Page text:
Hi, I am completely new to OpenStreetMap but as an academic spatial person I love the idea. I study malaria and one of the things we are interested in doing is mapping which households have malaria in a region. This requires data on the locations of all households in an area, which in most developing countries simply isn't known. I am trying to think creatively about how it might be possible to map the locations of households (and possibly define things like roof type), rivers and waterbodies without having to actually visit them all with a GPS. It strikes me that there is a lot of crossover with OpenStreetMaps, although unless I'm mistaken, I don't think it is currently possible to use satellite imagery like Google Earth for tracing/digitizing in OSM.

I know a group who have farmed off 1km x 1km tiles of Google Earth imagery to users of Amazon Mechanical Turk who then mark the locations of households which is kind of what I was thinking, although I would like to do it for free. I'm also not sure a) whether this breaks Google's copyright laws b) whether there is a better way. I'd love to hear people's thoughts/ideas. This could make a huge difference to us and to many other partners who would like to know where people live in the deprived settings.

Thanks a lot!

asked 08 Oct '13, 21:38

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HughSt
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edited 08 Oct '13, 23:34

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SomeoneElse ♦
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You surely are breaking Google's copyright terms by "farming" their aerial imagery. Microsoft allowed the use of Bing's aerial imagery for OSM tracing. Other uses may be forbidden. For the water bodies/rivers, there are utilities available, like the Lakewalker plugin for JOSM. Note that an algorithm that could reliably trace households directly from aerial imagery without human intervention (if someone somehow developed it) would be very valuable.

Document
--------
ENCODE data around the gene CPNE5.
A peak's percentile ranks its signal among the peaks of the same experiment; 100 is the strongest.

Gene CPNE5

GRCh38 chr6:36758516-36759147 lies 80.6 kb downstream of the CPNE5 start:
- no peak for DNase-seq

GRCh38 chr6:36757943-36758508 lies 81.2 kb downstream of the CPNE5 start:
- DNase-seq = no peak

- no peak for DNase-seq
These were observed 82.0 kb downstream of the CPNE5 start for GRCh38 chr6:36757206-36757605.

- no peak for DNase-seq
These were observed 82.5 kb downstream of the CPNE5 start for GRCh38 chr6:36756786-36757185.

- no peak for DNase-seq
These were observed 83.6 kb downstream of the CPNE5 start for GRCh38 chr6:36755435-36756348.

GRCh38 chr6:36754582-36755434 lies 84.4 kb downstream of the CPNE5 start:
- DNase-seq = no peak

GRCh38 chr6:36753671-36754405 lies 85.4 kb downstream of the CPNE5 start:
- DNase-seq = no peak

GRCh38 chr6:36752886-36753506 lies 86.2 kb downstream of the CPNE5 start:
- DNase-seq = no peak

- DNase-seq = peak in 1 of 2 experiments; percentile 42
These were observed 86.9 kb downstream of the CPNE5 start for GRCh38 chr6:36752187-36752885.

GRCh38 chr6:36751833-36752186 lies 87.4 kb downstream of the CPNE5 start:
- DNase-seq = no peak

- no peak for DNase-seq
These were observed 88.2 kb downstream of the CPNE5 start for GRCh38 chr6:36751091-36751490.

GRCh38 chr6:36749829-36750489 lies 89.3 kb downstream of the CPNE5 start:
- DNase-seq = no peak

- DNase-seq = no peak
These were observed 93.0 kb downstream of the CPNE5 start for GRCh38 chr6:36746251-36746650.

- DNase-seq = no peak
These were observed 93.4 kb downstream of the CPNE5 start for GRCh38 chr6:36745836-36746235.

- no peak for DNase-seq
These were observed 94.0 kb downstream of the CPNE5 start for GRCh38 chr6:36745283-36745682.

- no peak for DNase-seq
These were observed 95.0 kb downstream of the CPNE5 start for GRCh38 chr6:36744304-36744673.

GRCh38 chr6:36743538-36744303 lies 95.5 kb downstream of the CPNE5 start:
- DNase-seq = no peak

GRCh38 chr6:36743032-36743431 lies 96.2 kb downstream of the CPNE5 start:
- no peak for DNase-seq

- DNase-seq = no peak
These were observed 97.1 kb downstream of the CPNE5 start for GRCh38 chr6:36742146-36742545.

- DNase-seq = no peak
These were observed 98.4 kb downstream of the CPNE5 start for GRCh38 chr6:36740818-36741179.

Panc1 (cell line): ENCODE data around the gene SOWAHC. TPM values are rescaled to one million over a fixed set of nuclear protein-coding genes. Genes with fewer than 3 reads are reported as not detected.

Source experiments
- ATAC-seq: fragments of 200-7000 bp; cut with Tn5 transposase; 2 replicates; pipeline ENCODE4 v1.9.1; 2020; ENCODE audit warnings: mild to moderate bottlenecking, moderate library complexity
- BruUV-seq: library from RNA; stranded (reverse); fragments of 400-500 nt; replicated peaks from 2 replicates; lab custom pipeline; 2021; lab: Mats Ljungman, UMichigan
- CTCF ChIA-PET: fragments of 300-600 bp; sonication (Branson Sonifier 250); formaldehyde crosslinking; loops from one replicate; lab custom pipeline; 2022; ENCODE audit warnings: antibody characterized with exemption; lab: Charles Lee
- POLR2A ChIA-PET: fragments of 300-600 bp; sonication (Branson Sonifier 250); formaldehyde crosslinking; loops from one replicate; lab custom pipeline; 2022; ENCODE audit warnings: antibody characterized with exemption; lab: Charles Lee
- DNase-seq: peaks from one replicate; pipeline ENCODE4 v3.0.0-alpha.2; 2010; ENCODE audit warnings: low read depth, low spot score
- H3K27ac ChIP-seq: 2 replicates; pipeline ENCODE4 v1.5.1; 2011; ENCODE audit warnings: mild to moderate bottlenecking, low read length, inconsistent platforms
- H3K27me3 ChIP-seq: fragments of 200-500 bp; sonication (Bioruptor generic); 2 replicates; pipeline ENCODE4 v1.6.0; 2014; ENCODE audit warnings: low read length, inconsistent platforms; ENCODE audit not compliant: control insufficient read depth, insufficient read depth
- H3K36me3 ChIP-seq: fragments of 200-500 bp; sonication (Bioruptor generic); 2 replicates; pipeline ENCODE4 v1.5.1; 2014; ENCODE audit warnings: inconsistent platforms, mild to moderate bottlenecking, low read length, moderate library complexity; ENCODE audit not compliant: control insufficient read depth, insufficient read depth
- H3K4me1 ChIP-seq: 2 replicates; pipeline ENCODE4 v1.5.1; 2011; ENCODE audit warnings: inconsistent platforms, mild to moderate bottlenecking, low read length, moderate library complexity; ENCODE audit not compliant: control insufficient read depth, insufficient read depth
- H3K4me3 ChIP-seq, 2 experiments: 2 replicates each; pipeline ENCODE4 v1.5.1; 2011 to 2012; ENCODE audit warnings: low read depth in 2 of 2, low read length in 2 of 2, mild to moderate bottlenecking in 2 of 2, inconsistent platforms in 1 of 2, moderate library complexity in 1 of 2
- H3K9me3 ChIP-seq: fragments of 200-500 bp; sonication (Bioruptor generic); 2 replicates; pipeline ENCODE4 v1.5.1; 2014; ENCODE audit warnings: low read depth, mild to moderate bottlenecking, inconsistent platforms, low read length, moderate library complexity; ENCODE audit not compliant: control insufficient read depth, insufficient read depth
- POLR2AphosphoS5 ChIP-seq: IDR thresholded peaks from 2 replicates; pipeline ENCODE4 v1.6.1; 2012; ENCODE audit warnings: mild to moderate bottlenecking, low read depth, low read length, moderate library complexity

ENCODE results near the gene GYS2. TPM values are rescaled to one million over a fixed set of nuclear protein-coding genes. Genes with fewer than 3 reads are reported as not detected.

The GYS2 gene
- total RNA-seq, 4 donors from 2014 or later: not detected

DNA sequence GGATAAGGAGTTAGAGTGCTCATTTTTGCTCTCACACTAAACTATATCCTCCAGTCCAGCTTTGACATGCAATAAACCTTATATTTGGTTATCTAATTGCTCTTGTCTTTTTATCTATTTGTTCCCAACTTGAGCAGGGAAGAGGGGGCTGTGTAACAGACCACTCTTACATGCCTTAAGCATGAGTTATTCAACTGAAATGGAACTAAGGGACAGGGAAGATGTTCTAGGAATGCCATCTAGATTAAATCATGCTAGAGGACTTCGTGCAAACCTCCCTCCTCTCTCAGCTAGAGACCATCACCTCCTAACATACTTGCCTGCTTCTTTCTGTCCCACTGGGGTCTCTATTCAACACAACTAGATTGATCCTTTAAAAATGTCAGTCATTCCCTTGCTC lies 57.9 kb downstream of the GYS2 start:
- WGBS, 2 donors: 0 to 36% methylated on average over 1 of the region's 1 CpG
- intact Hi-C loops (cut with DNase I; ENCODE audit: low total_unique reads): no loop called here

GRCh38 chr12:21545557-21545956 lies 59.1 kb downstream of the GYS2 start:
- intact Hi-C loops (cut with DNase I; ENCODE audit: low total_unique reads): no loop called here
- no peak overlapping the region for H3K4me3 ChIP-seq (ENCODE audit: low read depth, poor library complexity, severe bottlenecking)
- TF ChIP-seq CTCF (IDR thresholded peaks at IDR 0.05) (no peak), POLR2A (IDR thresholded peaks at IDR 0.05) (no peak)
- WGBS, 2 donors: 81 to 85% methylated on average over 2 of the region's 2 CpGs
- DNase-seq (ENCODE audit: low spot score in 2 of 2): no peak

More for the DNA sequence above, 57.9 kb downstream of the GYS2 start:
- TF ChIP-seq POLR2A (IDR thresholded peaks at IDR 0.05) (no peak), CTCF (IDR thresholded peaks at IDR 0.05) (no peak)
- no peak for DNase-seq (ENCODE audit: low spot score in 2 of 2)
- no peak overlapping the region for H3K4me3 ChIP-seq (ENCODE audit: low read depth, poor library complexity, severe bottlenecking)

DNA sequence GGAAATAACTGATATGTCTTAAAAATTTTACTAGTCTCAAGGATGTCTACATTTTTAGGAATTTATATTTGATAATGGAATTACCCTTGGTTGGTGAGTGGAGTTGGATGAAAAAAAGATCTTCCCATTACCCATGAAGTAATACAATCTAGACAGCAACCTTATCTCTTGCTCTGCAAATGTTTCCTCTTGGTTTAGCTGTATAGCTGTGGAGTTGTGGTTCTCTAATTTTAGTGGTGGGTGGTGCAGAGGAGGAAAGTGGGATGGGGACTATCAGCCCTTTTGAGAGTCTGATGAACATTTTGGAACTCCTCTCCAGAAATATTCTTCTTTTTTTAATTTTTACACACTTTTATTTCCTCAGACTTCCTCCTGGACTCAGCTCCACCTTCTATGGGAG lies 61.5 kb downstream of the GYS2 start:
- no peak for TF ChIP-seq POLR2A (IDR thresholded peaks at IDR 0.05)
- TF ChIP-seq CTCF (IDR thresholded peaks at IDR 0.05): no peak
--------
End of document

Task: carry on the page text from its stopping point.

Edit: Sorry, I missed the part "I know a group that...". So, you didn't break any copyright law...

(09 Oct '13, 16:38) MCPicoli

That sounds exactly like what The Humanitarian OpenStreetMap Team (HOT) does. They have their own tasking manager to divide the areas into squares to help volunteers do the mapping instead of mechanical turks. Bing has allowed us to use their aerial imagery for tracing in general for OSM, so we don't need to worry about Google copyright. In the cases where better imagery is needed HOT has the contacts and experience for getting other imagery sources for humanitarian purposes.

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answered 09 Oct '13, 03:25

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Dymo12
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accept rate: 12%

Even when the goal is not humanitarian, OSM is arguably the best way to crowdsource geographical data.There are currently 93 million buildings in OSM, with many (most ?) hand-traced from Bing satellite imagery, and growing constantly.

(09 Oct '13, 10:38) Vincent de P... ♦
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question asked: 08 Oct '13, 21:38

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last updated: 09 Oct '13, 16:39

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